Other than the occasional Family Guy rerun, my television rarely strays from ESPN. While watching Sportscenter the other night, I happened upon some Yankees highlights and had a most interesting revelation.
After a called third strike to Alex Rodriguez that appeared just off the plate, Yankee manager Joe Girardi rushed out of the dugout to argue the call. After some healthy debating back and forth and likely a few testaments as to the others’ uselessness, the umpire didn’t like something Girardi said and immediately tossed him from the game. That just angered Girardi further. He channeled his best Billy Martin, taking off his cap and slamming it to the ground. He started screaming at the top of his lungs, going nose to nose with the ump, until he eventually had to be restrained.
Last night, Dave Trembley, manager of the Baltimore Orioles, did nearly the same thing. Trembley and an umpire went face to face, spit globule to spit globule. And all this time we thought umpires wore face masks to protect them from tipped foul balls.
This got me thinking. Where else other than Congress, the MTV Video Music awards and the US Open can we witness human beings lose their composure in such fashion? While Joe Wilson, Kanye West and Serena Williams were all lambasted for their outbursts, and rightfully so, baseball managers are almost encouraged to confront umpires. There are no repercussions for their actions; the sport turns a blind eye. Just like fighting in hockey, mismanaged meltdowns are accepted as part of the game.
This doesn’t happen in any other sport. Football coaches might speak their mind or even heckle a referee mid-game but you never see a coach get in a referee’s face. Basketball coaches rarely confront a ref in person. They just wait for the post-game press conference to question the officiating and then suffer the impending fine from Commissioner Stern. Bobby Knight was best known for his tirades but he’s long since gone and his behavior was hardly tolerated. On the other hand, baseball managers arguing until they turn beet red is as commonplace as overpriced beer at the ballpark.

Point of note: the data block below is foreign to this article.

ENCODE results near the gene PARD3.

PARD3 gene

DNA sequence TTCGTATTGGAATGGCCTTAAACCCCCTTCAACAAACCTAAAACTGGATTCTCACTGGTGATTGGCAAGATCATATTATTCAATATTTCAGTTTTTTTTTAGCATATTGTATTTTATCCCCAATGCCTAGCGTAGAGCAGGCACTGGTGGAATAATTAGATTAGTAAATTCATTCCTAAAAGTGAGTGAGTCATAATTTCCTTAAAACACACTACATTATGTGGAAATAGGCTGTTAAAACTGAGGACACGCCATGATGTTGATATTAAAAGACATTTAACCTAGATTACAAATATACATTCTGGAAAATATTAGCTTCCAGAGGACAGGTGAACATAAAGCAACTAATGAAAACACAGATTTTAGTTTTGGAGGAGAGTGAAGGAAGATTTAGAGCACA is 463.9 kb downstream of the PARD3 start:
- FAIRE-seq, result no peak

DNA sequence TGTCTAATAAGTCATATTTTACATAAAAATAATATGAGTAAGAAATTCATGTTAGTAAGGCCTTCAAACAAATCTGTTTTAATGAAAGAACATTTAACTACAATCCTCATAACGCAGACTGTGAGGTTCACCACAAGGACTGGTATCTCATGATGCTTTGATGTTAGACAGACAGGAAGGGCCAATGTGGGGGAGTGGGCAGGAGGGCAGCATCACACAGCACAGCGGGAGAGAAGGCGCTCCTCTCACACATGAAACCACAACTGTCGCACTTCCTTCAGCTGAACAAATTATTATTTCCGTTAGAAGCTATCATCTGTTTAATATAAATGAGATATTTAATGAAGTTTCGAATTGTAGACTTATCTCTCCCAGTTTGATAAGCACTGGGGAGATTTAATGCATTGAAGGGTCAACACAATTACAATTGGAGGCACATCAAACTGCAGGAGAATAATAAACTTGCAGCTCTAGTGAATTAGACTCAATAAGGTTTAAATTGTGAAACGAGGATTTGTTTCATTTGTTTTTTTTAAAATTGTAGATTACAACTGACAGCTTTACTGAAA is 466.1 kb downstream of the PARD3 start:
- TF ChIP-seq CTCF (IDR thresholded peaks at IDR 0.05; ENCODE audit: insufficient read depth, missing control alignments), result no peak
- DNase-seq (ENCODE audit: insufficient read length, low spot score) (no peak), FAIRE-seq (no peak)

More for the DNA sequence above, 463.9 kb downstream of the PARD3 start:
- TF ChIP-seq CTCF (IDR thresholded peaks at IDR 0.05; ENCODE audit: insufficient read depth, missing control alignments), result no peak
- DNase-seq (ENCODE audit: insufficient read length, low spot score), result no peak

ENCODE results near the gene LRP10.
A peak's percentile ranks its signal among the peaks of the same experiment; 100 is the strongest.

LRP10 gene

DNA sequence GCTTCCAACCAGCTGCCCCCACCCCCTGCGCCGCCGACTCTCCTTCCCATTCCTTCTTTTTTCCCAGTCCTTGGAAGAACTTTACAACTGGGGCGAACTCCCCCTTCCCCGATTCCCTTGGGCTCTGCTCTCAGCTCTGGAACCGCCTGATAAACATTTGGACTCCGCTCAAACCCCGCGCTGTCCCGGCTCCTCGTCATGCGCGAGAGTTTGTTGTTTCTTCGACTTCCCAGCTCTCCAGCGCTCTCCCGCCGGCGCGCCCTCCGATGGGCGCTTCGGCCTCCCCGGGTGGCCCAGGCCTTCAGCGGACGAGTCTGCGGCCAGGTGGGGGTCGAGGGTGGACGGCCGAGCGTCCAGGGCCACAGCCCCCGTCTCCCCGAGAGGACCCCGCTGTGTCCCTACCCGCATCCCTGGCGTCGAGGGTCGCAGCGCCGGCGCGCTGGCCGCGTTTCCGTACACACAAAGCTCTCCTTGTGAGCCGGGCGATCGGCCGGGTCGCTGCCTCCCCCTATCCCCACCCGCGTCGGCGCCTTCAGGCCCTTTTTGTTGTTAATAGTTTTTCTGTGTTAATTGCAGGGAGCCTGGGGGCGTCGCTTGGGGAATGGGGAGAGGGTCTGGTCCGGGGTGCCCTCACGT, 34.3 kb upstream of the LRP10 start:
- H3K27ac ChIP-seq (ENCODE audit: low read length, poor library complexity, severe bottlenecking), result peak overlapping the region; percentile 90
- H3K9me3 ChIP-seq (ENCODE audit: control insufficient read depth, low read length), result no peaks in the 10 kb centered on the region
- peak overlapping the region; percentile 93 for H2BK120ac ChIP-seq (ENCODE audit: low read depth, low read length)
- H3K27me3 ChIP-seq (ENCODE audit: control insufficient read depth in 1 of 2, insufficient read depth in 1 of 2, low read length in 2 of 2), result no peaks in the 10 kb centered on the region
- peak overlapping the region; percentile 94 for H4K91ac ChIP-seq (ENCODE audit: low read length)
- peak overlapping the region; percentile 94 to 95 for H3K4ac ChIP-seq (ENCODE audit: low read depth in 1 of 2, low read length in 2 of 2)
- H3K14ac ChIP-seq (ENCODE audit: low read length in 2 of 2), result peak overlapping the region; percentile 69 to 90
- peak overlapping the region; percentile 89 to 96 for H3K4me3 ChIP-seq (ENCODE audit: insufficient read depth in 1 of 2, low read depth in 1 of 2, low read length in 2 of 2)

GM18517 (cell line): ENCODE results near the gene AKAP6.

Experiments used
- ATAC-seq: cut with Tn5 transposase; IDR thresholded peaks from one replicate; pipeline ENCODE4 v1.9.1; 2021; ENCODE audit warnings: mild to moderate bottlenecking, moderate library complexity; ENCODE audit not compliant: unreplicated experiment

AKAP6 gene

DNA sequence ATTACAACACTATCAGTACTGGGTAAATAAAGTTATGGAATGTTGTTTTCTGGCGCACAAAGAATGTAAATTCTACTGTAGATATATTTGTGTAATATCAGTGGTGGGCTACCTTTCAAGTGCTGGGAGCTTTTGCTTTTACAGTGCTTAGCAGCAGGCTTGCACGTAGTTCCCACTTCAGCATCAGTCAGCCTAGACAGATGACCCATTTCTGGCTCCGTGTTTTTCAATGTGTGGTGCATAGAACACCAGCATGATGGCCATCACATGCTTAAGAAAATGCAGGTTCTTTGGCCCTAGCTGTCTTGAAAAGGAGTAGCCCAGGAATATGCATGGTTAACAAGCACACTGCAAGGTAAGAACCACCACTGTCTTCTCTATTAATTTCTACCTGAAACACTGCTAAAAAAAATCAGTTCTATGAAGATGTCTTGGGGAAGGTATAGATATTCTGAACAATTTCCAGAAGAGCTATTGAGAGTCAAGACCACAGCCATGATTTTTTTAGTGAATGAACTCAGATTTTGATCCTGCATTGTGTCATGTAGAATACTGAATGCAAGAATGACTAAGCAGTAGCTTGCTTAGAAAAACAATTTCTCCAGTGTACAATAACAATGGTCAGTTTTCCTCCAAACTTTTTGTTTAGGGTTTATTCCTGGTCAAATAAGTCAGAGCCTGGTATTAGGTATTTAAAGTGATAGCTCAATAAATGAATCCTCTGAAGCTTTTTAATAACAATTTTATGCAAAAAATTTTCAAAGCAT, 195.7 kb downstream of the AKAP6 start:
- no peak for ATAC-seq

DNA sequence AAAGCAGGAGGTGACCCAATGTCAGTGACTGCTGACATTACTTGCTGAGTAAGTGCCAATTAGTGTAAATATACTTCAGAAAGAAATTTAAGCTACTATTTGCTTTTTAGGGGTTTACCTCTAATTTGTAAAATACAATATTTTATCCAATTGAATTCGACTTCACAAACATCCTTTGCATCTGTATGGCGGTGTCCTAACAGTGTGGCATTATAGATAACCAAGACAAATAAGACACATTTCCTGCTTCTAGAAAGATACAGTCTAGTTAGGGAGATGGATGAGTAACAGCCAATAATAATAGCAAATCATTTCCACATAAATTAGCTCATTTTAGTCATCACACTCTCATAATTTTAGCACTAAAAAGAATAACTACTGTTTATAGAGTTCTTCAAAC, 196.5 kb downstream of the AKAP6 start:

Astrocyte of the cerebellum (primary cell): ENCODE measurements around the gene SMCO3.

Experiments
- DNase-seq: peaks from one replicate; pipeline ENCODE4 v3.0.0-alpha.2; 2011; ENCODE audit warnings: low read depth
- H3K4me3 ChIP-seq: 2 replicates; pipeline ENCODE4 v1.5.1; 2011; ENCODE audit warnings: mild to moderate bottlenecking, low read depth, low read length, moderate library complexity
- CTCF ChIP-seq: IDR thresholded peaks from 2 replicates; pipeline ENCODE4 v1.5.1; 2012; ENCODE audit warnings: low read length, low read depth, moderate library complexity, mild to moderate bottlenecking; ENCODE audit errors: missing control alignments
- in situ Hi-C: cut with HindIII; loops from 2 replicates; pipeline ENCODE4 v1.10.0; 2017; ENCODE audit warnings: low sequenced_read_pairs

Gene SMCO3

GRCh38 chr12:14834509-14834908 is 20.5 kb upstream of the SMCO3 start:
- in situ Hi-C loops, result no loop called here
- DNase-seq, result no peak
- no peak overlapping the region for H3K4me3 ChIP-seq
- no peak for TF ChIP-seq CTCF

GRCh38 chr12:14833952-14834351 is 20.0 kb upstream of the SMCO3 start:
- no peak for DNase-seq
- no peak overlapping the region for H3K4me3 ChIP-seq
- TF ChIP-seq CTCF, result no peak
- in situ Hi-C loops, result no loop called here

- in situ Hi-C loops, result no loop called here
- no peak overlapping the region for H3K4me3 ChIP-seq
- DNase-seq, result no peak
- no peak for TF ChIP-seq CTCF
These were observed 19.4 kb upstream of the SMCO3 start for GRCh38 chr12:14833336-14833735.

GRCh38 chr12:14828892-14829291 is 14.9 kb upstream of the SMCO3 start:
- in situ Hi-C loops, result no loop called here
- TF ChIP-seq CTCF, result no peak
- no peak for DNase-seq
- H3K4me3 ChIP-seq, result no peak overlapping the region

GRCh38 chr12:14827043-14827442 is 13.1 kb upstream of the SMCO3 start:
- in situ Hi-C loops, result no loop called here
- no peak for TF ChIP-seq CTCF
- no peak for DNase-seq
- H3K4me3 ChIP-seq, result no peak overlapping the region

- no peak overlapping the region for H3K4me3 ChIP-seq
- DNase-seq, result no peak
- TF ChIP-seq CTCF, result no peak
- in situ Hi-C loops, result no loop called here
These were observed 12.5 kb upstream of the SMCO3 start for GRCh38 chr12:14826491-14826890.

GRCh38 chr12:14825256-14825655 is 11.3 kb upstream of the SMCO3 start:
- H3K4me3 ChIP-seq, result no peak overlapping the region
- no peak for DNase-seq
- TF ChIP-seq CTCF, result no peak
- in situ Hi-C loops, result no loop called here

Forget about sports for a minute. This doesn’t happen in any other walk of life either. Let’s say you work at a bank, an insurance firm or a manufacturing plant. Can you imagine getting in your supervisor’s face, blowing up to the point where you both hurl profanities at one another? You’d be visiting the unemployment line quicker than a Nolan Ryan fastball. We might disagree with people but we never go toe to toe with a supermarket cashier or the maitre d’ of a restaurant. For the most part, we are a civil society.
But baseball exists in a vacuum. What happens on the diamond stays on the diamond. Managers are rarely fined for these altercations. Don’t get me wrong. Baseball would be even less exciting to watch if it weren’t for these occasional, manager-umpire blowouts. It’s good entertainment and an integral part of baseball culture.
As fans, we actually miss those performances, classic arias of spit and ire. We yearn to see the manager and umpire clash, like a car wreck we can’t turn our eyes from, but we don’t question its logic.
Of course, players and managers are not allowed to lay a finger on an official. That would warrant suspension. But shouting, profanities and the occasional saliva shower are perfectly acceptable. Without them, baseball just wouldn’t be the same.